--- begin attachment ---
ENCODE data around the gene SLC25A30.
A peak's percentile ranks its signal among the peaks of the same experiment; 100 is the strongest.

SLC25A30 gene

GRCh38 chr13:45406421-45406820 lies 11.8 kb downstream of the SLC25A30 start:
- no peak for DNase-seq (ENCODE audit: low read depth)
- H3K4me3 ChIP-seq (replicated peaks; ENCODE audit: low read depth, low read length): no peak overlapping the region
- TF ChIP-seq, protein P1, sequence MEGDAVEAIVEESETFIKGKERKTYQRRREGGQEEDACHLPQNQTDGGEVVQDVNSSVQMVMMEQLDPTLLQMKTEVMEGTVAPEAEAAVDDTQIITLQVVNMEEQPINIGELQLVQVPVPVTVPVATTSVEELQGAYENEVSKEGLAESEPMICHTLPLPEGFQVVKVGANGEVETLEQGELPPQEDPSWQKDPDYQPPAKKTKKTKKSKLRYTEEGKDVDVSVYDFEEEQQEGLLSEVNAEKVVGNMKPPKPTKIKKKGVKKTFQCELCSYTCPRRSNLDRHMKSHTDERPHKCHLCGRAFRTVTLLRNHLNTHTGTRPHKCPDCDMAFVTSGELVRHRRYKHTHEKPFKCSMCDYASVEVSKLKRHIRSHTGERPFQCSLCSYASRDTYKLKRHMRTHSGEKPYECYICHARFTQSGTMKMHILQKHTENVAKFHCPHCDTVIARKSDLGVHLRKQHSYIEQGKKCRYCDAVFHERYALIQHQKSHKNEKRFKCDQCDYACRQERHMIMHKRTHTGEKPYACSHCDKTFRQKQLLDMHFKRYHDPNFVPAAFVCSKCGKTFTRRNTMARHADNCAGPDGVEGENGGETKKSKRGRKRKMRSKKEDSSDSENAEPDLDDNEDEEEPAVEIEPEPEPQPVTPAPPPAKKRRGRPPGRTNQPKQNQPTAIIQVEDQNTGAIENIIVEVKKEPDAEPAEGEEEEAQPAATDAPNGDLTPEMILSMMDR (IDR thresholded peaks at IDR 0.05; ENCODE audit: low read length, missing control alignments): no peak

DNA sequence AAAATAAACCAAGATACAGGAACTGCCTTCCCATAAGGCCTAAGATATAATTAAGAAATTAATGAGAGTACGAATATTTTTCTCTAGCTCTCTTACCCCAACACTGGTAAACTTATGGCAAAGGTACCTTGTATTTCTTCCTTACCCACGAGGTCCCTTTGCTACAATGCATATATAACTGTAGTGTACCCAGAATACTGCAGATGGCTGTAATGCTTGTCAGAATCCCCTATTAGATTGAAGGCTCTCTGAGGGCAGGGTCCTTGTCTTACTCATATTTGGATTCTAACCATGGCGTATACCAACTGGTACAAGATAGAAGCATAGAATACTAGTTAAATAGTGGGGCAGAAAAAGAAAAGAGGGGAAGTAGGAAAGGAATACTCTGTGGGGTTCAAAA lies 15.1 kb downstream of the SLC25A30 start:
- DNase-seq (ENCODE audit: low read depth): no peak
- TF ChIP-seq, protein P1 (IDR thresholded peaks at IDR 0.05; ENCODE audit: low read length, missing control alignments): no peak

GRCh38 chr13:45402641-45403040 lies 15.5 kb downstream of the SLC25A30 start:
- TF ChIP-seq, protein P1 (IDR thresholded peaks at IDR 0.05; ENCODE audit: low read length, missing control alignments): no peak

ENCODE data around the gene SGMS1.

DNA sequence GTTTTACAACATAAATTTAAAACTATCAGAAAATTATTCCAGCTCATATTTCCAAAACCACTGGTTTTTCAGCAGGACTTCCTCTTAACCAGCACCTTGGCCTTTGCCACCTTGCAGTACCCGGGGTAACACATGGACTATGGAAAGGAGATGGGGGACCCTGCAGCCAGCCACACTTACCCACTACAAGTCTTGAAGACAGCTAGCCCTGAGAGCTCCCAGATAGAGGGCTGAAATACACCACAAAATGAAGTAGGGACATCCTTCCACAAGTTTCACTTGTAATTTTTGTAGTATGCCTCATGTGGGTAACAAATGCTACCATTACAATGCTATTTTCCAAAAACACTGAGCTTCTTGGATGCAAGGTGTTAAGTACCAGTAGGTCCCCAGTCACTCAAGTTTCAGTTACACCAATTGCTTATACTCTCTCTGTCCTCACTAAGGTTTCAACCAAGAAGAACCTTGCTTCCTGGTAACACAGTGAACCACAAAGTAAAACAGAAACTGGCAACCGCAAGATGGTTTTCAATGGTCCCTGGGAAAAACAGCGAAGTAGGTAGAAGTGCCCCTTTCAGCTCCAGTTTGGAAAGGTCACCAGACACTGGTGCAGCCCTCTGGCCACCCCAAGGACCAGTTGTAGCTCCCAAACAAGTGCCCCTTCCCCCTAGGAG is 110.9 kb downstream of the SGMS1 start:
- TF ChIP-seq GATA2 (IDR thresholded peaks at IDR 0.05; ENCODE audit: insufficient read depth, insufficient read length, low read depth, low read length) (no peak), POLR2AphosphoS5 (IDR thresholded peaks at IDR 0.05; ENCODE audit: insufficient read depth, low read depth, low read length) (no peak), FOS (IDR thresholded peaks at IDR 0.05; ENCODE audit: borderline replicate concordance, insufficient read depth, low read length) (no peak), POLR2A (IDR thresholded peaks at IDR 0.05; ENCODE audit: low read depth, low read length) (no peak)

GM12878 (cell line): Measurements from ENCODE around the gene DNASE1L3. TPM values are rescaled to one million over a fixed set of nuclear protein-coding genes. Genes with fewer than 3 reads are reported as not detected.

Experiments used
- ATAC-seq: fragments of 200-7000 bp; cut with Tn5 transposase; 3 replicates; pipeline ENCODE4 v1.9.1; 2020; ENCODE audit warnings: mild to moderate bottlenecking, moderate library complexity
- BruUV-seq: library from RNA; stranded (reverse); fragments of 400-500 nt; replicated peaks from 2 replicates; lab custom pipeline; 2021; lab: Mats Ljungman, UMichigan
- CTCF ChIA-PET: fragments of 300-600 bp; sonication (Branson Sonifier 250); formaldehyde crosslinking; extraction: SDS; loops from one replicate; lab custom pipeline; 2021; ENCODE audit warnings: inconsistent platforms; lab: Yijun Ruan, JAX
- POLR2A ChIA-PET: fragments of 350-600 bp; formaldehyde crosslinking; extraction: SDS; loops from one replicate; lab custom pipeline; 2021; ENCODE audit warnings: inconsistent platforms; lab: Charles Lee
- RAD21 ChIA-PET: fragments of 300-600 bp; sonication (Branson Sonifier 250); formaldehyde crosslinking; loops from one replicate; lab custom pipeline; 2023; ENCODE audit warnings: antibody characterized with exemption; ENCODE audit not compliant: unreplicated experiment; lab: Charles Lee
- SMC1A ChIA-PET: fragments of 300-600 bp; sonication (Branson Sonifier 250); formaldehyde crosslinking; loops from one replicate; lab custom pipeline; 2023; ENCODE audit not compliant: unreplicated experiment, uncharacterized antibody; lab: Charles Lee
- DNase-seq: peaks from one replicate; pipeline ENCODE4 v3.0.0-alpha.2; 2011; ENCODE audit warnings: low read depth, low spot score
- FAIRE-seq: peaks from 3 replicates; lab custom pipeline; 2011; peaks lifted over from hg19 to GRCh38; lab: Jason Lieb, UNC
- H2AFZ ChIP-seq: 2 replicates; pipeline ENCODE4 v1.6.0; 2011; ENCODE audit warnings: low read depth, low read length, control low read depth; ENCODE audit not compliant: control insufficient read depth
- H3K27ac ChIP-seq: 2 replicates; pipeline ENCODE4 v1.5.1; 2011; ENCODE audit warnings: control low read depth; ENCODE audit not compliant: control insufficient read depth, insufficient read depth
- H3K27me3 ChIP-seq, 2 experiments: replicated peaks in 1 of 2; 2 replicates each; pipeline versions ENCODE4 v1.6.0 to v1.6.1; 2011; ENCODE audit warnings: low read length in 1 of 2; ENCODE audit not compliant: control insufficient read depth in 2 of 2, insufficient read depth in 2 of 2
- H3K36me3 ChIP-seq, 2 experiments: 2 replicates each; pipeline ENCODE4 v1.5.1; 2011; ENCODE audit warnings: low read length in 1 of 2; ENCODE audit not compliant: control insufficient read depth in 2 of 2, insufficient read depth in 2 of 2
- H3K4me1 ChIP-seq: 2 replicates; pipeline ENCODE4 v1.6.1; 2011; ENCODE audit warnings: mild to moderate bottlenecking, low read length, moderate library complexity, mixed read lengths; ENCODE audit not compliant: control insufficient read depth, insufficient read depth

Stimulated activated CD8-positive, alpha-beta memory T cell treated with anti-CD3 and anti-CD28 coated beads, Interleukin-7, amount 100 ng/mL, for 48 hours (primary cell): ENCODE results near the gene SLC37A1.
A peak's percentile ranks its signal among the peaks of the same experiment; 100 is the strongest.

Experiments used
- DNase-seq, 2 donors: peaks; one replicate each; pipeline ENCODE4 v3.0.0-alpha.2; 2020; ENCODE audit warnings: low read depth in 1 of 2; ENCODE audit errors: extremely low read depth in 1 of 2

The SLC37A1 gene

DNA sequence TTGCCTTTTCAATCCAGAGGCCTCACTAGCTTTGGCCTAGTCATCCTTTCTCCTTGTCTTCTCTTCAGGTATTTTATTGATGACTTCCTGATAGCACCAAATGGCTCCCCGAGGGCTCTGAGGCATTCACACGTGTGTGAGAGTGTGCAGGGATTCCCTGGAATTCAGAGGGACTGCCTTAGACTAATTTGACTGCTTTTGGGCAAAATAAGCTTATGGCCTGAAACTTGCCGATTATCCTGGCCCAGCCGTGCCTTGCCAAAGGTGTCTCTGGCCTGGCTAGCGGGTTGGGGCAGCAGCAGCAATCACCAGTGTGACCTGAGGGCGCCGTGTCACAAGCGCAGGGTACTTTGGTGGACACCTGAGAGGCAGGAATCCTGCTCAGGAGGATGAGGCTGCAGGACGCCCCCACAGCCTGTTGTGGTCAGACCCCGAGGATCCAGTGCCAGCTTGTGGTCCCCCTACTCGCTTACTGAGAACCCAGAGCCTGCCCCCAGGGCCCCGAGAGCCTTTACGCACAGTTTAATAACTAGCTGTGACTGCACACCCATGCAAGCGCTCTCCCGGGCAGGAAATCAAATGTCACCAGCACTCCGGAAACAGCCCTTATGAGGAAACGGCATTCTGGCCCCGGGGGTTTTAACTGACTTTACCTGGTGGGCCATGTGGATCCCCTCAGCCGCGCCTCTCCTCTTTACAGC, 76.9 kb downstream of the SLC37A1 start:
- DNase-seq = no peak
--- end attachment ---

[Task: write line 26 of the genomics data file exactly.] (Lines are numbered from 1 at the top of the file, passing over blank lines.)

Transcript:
- H2AFZ ChIP-seq: 2 replicates; pipeline ENCODE4 v1.6.0; 2011; ENCODE audit warnings: low read depth, low read length, control low read depth; ENCODE audit not compliant: control insufficient read depth